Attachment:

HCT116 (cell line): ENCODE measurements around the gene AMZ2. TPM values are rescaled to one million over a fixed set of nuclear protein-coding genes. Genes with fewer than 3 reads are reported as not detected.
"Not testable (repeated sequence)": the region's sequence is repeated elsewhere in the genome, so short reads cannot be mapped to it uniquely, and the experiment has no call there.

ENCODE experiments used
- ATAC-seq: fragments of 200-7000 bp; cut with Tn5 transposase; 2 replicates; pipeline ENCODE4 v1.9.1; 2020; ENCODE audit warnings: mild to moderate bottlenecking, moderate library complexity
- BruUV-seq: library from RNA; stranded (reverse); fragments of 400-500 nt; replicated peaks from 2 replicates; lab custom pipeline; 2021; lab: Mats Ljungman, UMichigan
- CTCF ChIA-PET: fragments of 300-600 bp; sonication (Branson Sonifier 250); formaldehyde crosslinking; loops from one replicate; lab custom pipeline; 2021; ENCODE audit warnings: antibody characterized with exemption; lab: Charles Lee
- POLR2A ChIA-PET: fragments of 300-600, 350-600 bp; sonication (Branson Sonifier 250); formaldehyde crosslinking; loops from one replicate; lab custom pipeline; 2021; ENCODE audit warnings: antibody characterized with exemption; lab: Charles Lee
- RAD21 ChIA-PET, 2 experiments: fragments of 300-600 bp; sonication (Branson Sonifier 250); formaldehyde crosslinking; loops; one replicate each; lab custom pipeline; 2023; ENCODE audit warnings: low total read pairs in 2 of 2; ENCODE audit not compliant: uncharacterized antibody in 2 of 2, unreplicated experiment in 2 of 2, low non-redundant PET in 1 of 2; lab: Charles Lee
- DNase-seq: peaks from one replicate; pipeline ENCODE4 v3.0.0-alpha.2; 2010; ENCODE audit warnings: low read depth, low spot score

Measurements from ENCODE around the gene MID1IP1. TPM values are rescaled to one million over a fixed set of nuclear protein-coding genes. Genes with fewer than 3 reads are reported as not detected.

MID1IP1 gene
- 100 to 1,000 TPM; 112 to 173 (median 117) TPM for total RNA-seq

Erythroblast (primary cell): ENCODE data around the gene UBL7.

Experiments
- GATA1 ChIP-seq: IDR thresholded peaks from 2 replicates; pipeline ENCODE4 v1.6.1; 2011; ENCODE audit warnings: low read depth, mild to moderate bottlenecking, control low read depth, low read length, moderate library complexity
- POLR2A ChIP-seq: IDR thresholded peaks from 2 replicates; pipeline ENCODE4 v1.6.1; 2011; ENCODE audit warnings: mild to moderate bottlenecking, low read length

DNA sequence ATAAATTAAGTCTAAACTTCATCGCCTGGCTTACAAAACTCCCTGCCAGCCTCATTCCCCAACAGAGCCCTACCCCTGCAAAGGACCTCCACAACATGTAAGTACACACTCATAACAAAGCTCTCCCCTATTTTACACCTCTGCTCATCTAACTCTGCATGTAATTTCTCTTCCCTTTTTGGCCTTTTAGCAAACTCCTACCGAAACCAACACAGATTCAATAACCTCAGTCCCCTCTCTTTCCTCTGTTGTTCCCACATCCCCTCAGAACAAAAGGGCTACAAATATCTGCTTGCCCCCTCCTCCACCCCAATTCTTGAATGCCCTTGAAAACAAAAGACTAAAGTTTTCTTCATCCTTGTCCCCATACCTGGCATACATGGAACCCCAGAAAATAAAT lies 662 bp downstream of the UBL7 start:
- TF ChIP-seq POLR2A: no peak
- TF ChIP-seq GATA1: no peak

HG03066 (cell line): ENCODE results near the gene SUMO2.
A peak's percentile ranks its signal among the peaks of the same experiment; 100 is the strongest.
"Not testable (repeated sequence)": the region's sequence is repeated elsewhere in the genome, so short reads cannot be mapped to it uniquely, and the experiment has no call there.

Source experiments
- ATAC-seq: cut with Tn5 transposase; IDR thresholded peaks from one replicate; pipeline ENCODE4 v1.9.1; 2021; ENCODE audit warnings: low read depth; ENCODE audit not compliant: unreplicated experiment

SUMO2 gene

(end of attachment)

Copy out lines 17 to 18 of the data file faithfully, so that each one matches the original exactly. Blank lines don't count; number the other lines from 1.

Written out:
DNA sequence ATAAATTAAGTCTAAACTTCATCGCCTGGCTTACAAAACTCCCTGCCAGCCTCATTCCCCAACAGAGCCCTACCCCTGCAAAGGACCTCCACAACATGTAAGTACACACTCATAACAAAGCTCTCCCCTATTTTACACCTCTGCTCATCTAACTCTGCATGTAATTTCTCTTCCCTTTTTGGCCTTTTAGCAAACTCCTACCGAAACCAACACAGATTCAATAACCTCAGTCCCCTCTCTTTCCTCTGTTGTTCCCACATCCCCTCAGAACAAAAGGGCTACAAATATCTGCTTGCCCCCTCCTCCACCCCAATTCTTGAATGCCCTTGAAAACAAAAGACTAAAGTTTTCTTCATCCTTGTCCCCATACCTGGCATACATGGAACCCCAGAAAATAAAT lies 662 bp downstream of the UBL7 start:
- TF ChIP-seq POLR2A: no peak